His biggest issues are campaign finance reform and public transportation. “Big money stomps the voice of the little guy,” says Walker. “I support public financing of campaigns and I definitely believe there should be limits on campaign spending. I don’t think the system we have now is healthy. It discourages competition. It guarantees that only a handful of voices get heard. It keeps the powerful in power. The little guy gets clobbered.

“Regarding public transportation, I’ve always had a love-hate relationship with the CTA. On the one hand, I’m dependent on it. I figured I’ve traveled 75,000 miles on the Red Line alone. But on the other hand, I think it’s unfair how the state formula shortchanges the CTA riders. If Mayor Daley wants a pit bull to go down to Springfield and go toe-to-toe with Du Page or McHenry County Republicans over CTA funding, I’m the guy.”

Harry Osterman learned the tricks of the political trade from one of the north side’s sharpest politicians–his mother. Kathy Osterman (who died a few years ago) was a community activist in Edgewater, and with her good friend Marion Volini she put together a formidable political organization that’s been running the show in the 48th Ward for over 20 years. In 1987, when Volini decided not to run for reelection after two terms as alderman, Kathy Osterman ran and won. Two years later Osterman left office to become Mayor Daley’s director of special events and was replaced by her former aide, Mary Ann Smith. Mike Volini–Marion’s son–is now 48th Ward Democratic committeeman, and Harry Osterman is trying to perpetuate his family name in politics.

Like his mother, Osterman is easy to like. He grew up in Edgewater, prepped at Gordon Tech, plays 16-inch softball in local parks, was president of the Edgewater Community Council, and went to work for the Department of Streets and Sanitation, where he’s now a top aide making about $83,000 a year.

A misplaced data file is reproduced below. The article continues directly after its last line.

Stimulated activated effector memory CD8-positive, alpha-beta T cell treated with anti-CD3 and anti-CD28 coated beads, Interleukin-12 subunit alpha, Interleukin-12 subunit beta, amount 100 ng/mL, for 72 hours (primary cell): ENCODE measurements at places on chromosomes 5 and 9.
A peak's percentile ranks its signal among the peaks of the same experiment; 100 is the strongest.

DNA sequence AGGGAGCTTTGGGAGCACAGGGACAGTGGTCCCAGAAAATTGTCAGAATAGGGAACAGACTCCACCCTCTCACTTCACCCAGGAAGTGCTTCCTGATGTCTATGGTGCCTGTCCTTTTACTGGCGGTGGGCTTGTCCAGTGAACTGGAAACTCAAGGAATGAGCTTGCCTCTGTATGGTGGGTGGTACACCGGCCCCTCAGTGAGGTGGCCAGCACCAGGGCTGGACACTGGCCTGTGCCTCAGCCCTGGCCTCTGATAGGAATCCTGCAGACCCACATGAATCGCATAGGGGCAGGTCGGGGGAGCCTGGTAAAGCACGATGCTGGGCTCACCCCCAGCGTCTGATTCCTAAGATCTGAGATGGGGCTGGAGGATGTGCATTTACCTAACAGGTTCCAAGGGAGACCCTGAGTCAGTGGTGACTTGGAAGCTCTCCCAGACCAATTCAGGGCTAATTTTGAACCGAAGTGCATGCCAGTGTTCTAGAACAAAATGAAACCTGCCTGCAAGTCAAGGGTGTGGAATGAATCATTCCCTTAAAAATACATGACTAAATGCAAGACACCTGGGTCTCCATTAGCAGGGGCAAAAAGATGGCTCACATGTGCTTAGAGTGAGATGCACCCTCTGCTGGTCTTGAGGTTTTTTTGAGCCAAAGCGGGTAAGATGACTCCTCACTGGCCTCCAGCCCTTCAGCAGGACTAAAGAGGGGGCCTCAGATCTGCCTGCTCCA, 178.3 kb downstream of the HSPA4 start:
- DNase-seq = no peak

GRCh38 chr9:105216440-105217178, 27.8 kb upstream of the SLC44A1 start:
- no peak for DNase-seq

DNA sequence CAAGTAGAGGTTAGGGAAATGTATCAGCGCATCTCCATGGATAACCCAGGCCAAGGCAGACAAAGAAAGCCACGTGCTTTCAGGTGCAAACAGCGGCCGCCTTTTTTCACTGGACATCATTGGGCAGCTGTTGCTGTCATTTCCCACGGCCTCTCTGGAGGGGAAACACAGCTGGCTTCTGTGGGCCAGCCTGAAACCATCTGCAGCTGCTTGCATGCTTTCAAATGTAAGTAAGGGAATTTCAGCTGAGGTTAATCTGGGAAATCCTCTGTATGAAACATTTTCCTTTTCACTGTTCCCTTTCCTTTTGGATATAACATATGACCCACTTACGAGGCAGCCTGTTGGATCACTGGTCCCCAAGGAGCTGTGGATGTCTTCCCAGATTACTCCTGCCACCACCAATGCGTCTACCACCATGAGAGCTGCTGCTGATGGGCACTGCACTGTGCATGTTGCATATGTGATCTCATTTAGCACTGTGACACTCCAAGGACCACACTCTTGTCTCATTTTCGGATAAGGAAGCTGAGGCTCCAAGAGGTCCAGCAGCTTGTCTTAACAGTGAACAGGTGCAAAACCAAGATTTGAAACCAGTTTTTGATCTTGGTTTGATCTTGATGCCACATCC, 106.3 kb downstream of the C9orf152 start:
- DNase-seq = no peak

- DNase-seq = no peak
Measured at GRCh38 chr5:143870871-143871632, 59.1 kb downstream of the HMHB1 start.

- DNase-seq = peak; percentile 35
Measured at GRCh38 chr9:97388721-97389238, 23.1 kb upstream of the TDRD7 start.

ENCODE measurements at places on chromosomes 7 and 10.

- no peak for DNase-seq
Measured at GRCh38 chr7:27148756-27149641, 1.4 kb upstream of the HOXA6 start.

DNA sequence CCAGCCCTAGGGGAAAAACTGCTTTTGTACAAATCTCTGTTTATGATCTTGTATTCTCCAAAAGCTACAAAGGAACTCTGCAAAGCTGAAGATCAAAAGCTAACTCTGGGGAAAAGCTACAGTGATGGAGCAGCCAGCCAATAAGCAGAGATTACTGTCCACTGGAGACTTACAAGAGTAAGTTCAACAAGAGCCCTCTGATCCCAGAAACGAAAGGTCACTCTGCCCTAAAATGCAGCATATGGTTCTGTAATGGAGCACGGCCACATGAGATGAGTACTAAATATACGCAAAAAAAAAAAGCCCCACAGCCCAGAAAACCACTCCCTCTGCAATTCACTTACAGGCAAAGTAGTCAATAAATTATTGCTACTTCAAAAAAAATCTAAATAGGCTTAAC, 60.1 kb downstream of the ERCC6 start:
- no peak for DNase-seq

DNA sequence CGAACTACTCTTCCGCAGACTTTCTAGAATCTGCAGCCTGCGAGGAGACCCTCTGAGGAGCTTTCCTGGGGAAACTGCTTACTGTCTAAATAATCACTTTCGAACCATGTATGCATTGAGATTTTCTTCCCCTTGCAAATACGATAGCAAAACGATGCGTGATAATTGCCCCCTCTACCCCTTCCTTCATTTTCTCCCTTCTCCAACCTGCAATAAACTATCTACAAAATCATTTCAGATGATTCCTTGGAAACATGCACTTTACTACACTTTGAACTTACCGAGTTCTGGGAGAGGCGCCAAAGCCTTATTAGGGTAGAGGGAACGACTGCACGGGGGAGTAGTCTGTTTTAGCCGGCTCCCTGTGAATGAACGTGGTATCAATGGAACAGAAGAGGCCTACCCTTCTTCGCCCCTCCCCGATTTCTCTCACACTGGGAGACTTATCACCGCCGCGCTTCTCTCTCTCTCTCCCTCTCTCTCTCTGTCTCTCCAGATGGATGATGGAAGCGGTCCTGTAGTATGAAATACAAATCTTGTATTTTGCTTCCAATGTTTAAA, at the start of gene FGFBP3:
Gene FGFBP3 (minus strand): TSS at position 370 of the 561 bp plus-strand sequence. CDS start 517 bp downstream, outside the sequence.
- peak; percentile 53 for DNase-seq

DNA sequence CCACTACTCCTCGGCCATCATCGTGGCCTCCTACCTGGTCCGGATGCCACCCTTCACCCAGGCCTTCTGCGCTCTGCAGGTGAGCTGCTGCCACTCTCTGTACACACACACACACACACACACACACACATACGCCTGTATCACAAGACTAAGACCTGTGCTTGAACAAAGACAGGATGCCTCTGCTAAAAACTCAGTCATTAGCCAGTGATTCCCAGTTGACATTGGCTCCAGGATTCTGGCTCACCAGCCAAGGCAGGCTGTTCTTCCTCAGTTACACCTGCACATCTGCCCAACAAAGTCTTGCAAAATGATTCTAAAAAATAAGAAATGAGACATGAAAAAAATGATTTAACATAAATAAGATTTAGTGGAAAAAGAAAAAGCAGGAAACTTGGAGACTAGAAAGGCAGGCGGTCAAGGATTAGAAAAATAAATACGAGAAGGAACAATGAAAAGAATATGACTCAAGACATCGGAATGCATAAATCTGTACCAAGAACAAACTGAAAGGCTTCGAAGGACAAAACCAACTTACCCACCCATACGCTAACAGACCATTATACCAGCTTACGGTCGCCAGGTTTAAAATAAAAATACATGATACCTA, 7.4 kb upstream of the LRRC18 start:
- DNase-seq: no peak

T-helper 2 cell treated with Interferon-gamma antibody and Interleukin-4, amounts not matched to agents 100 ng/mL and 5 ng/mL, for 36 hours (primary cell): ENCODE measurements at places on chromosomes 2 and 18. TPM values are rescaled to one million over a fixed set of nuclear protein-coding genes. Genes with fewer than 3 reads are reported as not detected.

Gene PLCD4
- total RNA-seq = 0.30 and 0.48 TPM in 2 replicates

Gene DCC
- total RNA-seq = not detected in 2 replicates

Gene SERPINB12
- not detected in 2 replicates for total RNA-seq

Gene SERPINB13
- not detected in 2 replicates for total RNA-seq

“I think it’s an honor to serve the people,” he says. “And it’s an honor to carry on my mother’s name in this area. My mother was loved. She was an incredible woman who taught me a lot about life and getting involved in the community. She worked very hard for Edgewater. I feel the same way. I’ve stayed in my community even though other people my age have left. I look forward to being state representative because I want to serve the people of my community.”

There was, he says, no inside deal to set him up in office. “I didn’t know Art Berman was stepping down until after it happened,” says Osterman. “I got a call one Friday morning with the news and I was surprised. Art’s been a great leader. I’m proud to have his support. I’m proud to have Carol Ronen’s support. When Carol said she wanted to replace Art, I decided to run. It was not an inside deal.”

Nonetheless, there was little debate last Monday when north-side committeemen Patrick O’Connor (40th), Ed Kelly (47th), David Fagus (49th), Sandra Reed (46th), and Volini got together to determine who would finish Ronen’s term. “Mike Volini opened the proceedings,” says Walker. “I said, ‘Why the rush to fill the vacancy?’ He said, ‘That’s because we chose to.’ I suggested they appoint an interim representative so Harry and I could have an even playing field in the election. But O’Connor said something about not wanting a caretaker in office and that was about it for debate.”